1. Schatzberg, s. 183. Lainaus: "The Duramold process represented a synthesis of two lines of development in wood products: molded plywood and resin-bonded "improved" wood. Bag-molding techniques were not new to airplane construction, having been used quite successfully on the Lockheed Vega. But in contrast to the casein-glued Vega fuselage, Duramold required molding pressures as high as 100 pounds per square inch and temperatures up to 280 °F, which made the molding equipment more complicated. The Duramold process initially used a pressure bag placed over a steam-heated convex cast-iron die, which was similar to Haskelite's unsuccessful approach to molding fuselage panels in World War I (except for the pressure bag). Duramold also differed from earlier molded plywoods in its use of phenolic resins and thin veneers of 1/48 in. (0.5 mm) to 1/20 in. (1.3 mm) thickness, reminiscent of Kraemer's work at the DVL. These thin veneers were easily bent into the compound curvatures needed for streamlined surfaces. The Duramold process permitted dramatic increases in speed of production, even allowing for exaggerated claims."
  2. Imparato, Massimo: Eero Saarinen: L'unità organica nel progetto d'arredo - The organic unit in furniture design, s. 108. Lähdeviite 12. Gangemi Editore, 2015. ISBN 978-88-492-9845-1. (englanniksi) Lainaus: "Established in 1917 by Henry L. Haskell, the company patented a way to mold bonded plywood into "virtually" any shape using pressure and a unique waterproof glue. Advertised in differing forms as Duromold, Plymetl or Phemaloid, this product was ideal for applications requiring a strong yet lightweight construction material. It was widely used in boats, trains, airplane fuselages and automobile door planes, just to name a few."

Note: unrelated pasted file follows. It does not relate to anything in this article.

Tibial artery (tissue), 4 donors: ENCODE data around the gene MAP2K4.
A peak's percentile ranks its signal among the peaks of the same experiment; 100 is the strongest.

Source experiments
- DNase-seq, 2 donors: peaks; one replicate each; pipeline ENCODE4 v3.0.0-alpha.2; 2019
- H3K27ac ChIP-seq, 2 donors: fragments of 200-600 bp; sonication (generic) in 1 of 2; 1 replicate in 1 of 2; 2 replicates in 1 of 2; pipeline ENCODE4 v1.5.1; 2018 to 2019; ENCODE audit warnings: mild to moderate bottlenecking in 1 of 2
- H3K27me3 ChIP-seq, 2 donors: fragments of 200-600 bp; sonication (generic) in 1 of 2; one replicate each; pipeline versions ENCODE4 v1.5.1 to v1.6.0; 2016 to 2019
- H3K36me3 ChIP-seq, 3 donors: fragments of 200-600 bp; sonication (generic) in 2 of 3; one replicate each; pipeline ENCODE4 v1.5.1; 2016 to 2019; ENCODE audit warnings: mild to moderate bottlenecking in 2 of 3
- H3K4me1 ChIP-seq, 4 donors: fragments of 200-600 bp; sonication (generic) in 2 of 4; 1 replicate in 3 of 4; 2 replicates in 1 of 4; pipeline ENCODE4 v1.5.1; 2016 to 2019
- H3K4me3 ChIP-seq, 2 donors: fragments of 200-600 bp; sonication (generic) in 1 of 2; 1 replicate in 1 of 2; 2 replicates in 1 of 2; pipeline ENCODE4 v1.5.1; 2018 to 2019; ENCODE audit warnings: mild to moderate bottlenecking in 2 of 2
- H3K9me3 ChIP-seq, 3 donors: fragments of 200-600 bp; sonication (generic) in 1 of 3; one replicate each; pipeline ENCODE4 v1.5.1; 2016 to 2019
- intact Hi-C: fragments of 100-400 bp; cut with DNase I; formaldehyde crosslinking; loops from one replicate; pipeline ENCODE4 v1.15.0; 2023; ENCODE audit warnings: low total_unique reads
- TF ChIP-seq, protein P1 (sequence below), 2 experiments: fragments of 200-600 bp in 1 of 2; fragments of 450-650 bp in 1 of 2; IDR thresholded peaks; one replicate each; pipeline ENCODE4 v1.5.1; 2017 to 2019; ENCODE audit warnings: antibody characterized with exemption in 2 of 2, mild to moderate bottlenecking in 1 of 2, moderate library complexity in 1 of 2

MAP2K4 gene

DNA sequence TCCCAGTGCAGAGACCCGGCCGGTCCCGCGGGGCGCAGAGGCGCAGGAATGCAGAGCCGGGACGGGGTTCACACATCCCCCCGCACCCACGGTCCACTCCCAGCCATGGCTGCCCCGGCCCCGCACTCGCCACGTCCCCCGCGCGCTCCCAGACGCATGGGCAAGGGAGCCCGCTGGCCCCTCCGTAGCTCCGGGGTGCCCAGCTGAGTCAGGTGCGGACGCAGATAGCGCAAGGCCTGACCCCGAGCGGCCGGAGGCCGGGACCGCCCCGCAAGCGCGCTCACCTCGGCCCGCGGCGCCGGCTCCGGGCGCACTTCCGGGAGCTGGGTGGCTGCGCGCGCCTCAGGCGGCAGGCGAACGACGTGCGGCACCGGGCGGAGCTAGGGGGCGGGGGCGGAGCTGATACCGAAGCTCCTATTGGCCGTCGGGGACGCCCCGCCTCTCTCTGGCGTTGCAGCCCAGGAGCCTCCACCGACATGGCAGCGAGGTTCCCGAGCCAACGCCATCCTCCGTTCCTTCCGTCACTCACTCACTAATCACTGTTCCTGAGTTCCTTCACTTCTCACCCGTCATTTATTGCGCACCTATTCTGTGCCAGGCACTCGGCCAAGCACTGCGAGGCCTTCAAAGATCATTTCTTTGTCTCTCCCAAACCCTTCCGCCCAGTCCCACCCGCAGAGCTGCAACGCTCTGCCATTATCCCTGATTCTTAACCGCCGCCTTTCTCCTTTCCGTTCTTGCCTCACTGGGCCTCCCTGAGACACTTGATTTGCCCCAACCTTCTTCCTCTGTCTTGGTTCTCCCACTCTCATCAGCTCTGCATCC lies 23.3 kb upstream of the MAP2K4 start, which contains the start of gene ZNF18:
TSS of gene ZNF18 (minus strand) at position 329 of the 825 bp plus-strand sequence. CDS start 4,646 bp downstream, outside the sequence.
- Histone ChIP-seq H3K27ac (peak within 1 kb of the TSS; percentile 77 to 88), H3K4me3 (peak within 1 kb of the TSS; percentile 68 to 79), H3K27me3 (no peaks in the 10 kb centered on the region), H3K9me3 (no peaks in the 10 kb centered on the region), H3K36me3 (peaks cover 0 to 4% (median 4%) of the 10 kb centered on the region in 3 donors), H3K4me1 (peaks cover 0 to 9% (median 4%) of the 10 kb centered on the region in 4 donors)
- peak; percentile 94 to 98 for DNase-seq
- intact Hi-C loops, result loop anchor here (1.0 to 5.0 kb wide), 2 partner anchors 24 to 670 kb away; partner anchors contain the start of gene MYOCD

3. Haskelite Manufacturing Corporation (Hasko) Museum of Talking Boards. 1.11.2014. Viitattu 21.1.2016. (englanniksi) Lainaus: "Haskelite Manufacturing Corporation (1917-1958) perfected a way to mold bonded plywood into virtually any shape using pressure and H. L. Haskell's unique waterproof glue. Advertised in differing forms as Duromold, Plymetl, and Phemaloid, this product was ideal for applications that required a strong yet lightweight construction material. It was widely used in boats, trains, airplane fuselages and automobile door panels, just to name a few."